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Our holdings include hundreds of glass and film negatives/transparencies that we've scanned ourselves; in addition, many other photos on this site were extracted from reference images (high-resolution tiffs) in the Library of Congress research archive. (To query the database click here.) They are adjusted, restored and reworked by your webmaster in accordance with his aesthetic sensibilities before being downsized and turned into the jpegs you see here. All of these images (including "derivative works") are protected by copyright laws of the United States and other jurisdictions and may not be sold, reproduced or otherwise used for commercial purposes without permission.

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[REV 25-NOV-2014]

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Rest Stop: 1936

Rest Stop: 1936

July 1936. "Drought refugees from Bowman, North Dakota, in Montana." En route to Oregon or Washington. Medium-format nitrate negative by Arthur Rothstein for the Resettlement Administration. View full size.

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Shoes for girls, barefoot boys

Interesting to note that here we have a clear example of where the kids being barefoot is not an issue of poverty as we might have otherwise assumed. Seeing several barefoot boys in a cramped car in the Depression era would suggest parents too poor to provide shoes. But the fact that all the girls, even those younger than some of the boys, wear shoes proves that the boys are barefoot out of choice. Or perhaps because it was more socially acceptable or even expected for boys to run around that way but not for girls.

The 2-Door Sedan Pictured

is a 1927 Chevrolet Coach. The Coach was one of eight body styles available that year. It had a 171 cubic inch, overhead valve 4-cylinder engine and a 3-speed transmission. Chevrolet made just over 1,000,000 vehicles in 1927 and outsold Ford for the first time.

Meryl Streep lookalike

The oldest daughter looks like she was self-consciously reaching to take off her glasses before the photo was taken. (She also bears a striking resemblance to Meryl Streep.) She must have been miserable crammed in the back of that car with five younger siblings (assuming that the baby rode up front with Mama).

Wow, a family of nine.

Let us hope they did all right.

[Papa was evidently no idler. -Dave]

Seven kids in one car!

I agree with you OTY. The despair these people must have known in their lives. Seven mouths to feed and bodies to clothe. I can't imagine.

Is that a AAA Trip-Tik she's reading in the car? It sure looks like one.


This shot just makes me puddle up!

I'm Next!

I drank from one of those until 1953. Nice cold water. We always carried it out west from Texas to California and back. It was the only thing that was cool on our '38 Pontiac in the summer.

I wonder if he got to go to Disneyland when it opened in 1955? He seems to already be a fan of Mickey.

As if all this toil and trouble weren't enough

One of the triplets has managed to bust himself an arm. Big sister, I am sure, is quite a help to Mother, who comforts the most recent addition to the family while checking a map. That rear tire could use some air but I'm guessing that's the least of Dad's worries right now. And whoever told him Montana's the place to go must not have seen this particular spot.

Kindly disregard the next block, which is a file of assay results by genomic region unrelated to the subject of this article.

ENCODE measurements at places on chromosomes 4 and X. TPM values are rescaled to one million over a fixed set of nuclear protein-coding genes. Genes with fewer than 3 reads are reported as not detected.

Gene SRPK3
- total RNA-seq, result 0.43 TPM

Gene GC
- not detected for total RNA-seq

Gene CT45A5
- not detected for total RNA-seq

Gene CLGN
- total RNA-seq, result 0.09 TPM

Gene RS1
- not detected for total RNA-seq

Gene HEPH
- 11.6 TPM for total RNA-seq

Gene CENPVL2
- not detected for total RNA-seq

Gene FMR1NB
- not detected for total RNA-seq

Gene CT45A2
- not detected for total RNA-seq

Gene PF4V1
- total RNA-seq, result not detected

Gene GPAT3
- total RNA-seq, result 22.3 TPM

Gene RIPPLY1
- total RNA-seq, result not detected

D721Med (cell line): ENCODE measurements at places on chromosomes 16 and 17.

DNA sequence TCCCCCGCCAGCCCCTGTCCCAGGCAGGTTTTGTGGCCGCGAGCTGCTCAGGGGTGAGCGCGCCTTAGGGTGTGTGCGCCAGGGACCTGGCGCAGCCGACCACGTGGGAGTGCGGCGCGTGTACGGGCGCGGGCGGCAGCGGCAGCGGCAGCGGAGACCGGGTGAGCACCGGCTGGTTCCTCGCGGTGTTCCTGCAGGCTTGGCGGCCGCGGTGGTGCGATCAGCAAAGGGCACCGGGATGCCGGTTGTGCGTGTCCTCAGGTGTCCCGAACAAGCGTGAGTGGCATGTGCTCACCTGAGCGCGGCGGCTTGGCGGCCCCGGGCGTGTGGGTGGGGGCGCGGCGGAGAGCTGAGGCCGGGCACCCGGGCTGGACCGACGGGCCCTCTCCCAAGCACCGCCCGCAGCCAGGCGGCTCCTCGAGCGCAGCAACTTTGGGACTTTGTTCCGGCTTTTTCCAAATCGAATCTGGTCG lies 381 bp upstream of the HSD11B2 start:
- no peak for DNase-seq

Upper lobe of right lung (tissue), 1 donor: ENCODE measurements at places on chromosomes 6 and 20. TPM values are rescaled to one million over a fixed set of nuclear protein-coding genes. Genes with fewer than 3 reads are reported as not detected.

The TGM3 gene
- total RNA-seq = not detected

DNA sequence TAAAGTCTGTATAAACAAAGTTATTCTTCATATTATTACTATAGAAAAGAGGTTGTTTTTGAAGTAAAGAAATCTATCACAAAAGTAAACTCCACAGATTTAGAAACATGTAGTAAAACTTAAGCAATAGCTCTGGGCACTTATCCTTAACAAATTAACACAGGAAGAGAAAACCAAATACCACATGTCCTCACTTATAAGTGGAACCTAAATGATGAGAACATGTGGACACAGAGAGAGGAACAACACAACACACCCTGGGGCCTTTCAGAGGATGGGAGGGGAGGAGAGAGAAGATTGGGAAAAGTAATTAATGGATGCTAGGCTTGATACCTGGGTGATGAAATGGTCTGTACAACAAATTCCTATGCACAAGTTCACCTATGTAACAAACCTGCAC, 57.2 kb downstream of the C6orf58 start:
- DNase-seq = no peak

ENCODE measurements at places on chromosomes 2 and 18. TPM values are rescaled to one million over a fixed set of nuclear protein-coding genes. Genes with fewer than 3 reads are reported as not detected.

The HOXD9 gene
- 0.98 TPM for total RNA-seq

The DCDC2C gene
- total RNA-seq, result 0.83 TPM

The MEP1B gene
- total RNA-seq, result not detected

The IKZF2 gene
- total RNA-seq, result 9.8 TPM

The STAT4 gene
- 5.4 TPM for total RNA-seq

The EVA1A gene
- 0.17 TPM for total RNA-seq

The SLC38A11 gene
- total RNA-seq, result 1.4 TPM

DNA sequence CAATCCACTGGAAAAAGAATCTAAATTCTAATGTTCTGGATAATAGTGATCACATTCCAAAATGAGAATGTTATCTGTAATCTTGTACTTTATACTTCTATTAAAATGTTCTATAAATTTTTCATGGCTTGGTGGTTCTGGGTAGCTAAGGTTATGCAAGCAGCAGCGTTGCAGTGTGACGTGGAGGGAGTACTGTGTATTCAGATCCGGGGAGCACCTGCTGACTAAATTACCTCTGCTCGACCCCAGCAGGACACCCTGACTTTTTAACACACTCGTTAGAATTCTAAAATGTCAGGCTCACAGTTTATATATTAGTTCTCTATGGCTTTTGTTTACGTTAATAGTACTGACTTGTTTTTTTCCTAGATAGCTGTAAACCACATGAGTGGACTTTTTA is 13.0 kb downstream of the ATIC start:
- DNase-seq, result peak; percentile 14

Hanging water bags up front in the airflow helped lower their contents from hot to tepid, some times. Often it was useful to knock the dead bugs off before you drank, so some of them didn't join the water going into your mouth.

The Canvas water bag

works on the principle of evaporation. The bag is slightly porous and the evaporation of the water that comes through the bag cools the water. It's out on the radiator to get lots of air. And I assume as a side benefit the cooler air passing around the bag may help cool the radiator.

My Dad had one. Being born in 1889 I imagine he used them on trips. I believe the bag is still around in the house or garage somewhere. I'll have to look for it.


"I'm Bored"

Along with the words in my comment title, here are some of the things my four kids said on our cross-country auto trips 45+ years ago. "He's touching me." "There's nothing to do." "I'm thirsty." "I'm hungry." "I need to use the bathroom." "Mary keeps looking at me." "I'm too hot." "He's taking up the whole back seat." "Are we there yet?" That is just a small fraction of the crabbing, even though we had books, toys, little cars, games, crayons, snacks and cold drinks in an ice chest and we slept in motels at night. Here I see SEVEN kids, not a sign of a toy in sight, everyone looks exhausted, hungry and tired and their treat will be water rationed by Dad. We cannot even imagine the despair in the lives of these people but I bet there was not one single peep from anyone about their discontent, despite the lack of Gameboys, Hot Wheels, snack-paks, cold beverages, iPods, auto TVs, etc. What strong character they had, even the tiniest of the group, and we are so spoiled.

Water bag

To those of a certain age (like me), a familiar sight was what's sometimes called a "desert water bag" hanging in front of the radiator on passing cars. Here's a rare shot of one in actual use. I'd always assumed the water was strictly for the radiator, not human consumption.

SHORPY OLD PHOTO ARCHIVE | History in HD is a vintage photo archive featuring thousands of high-definition images from the 1850s to 1960s. (Available as fine-art prints from the Shorpy Archive.) The site is named after Shorpy Higginbotham, a teenage coal miner who lived 100 years ago.

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